Quote Originally Posted by JeffM View Post
    PED means, I guess, the price elasticity of demand. Are you you too lazy to explain what an acronym means? There are many different types of elasticity.

    It is not true in general that Q = 60 - 3P. Who told you that it was? There is no reason to believe, and quite a few reasons to disbelieve, that demand curves are linear? What evidence do you have for the universal truth that all demand curves are linear with slope equal to - 3. Or is this supposed to be a specific case?

    Yes, in the specific case when [tex]Q = 60 - 3P \implies \dfrac{dQ}{dP} = -\ 3 \implies dQ = -\ 3 dP.[/tex]

    The idea that you can apply calculus to economics in a way that makes sense to people who do not understand calculus is goofy. Of course you cannot divide by zero. But that says nothing about limits, which, according to standard analysis, is what calculus is all about. Of course, most economists are abysmally ignorant of mathematics. How the POINT price elasticity of demand is defined is:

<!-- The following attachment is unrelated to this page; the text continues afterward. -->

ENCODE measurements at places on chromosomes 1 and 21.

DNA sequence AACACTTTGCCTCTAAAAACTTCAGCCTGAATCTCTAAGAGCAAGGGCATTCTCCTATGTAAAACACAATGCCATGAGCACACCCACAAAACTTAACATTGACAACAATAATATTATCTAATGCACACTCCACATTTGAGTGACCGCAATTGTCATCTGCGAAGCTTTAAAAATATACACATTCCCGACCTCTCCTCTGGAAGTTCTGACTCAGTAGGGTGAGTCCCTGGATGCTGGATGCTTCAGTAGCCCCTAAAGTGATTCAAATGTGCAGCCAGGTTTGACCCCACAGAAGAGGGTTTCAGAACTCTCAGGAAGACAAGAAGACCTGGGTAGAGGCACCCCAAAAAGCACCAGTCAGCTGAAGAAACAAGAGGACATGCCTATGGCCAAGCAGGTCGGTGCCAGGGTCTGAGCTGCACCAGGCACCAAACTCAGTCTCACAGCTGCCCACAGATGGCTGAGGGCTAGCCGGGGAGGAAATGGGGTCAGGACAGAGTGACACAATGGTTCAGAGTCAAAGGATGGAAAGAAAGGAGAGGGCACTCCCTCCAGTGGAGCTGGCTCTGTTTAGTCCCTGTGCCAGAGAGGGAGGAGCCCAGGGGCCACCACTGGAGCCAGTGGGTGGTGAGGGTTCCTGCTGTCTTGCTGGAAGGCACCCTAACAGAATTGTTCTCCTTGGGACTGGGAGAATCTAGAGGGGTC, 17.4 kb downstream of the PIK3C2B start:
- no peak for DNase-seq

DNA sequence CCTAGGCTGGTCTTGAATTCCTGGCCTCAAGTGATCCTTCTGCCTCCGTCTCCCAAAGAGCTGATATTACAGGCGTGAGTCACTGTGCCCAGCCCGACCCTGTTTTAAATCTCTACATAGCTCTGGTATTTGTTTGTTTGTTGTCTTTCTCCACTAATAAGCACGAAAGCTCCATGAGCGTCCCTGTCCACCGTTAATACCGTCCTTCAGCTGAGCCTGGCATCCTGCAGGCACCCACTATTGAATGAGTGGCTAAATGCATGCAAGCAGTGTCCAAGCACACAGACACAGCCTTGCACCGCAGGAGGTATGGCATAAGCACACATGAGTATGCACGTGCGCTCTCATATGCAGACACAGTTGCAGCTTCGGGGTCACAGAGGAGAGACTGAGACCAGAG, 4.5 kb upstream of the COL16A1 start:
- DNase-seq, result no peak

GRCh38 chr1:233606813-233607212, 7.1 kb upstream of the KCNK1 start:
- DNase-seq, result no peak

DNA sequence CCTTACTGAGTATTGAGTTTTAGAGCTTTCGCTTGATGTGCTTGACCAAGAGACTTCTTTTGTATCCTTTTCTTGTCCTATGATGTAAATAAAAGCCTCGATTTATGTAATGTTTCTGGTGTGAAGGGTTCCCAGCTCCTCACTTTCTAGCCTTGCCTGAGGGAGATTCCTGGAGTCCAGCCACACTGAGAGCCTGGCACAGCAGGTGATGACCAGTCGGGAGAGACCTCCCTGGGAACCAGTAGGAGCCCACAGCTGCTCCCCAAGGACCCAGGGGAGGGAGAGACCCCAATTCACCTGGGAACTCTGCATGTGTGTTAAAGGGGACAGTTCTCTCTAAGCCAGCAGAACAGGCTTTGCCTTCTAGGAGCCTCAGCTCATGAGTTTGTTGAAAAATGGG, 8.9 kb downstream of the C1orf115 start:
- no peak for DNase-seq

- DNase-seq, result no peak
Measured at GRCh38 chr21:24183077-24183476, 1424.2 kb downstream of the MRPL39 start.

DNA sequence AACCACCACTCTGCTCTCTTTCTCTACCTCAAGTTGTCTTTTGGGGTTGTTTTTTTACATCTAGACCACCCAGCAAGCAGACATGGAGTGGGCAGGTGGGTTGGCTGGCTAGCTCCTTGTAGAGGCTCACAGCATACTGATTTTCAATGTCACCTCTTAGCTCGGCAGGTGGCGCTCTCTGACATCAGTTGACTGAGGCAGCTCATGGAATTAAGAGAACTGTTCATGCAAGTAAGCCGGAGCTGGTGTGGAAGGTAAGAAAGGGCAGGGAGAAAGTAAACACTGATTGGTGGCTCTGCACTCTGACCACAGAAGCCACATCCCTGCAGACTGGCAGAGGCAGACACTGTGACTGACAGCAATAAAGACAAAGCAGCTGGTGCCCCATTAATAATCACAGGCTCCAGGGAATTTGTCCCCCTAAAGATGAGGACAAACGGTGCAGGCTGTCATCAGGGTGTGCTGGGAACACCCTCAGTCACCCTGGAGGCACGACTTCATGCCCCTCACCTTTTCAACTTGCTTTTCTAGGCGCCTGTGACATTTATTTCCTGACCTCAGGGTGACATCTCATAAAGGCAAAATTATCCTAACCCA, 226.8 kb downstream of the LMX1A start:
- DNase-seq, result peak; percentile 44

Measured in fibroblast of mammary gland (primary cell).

[tex]Q \ne 0, \text { price elasticity of demand } = \dfrac{dQ}{dP} \div \dfrac{Q}{P}.[/tex]

    It is utter ignorance of modern mathematics that mis-states that as [tex]\dfrac{Q}{dQ} \div \dfrac{P}{dP}.[/tex]

    The average economist has no idea what the mathematical notation means.

    [tex]P = 15 \text { and } \dfrac{dQ}{dP} \div \dfrac{Q}{P} = \dfrac{-\ 3}{\dfrac{60 - 3P}{P}} = \dfrac{-\ 3P}{60 - 3P} = \dfrac{- 3 * 15}{60 - 3 * 15} = -\ 1.[/tex]
    I guess I was too lazy and I just assumed that people would understand the acronym but in future I will explain. And yes I should have specified that this was a specific case where the demand curve is linear. Thanks very much for your time and help!

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    Quote Originally Posted by Dr.Peterson View Post
    I think you are thoroughly misunderstanding the notation. When we write dQ/dP, it is not a division; it just means the derivative of Q with respect to P. You should think of it as a single symbol. Other books might avoid this notation and call it Q' instead.

    dQ is not the derivative of Q; it is called a "differential", and is not needed here.

    So if Q = 60 - 3P, then we say that dQ/dP = -3, not that dQ = -3. (Note also that we take the derivative of a function, not of an equation, and you must always state with respect to what.)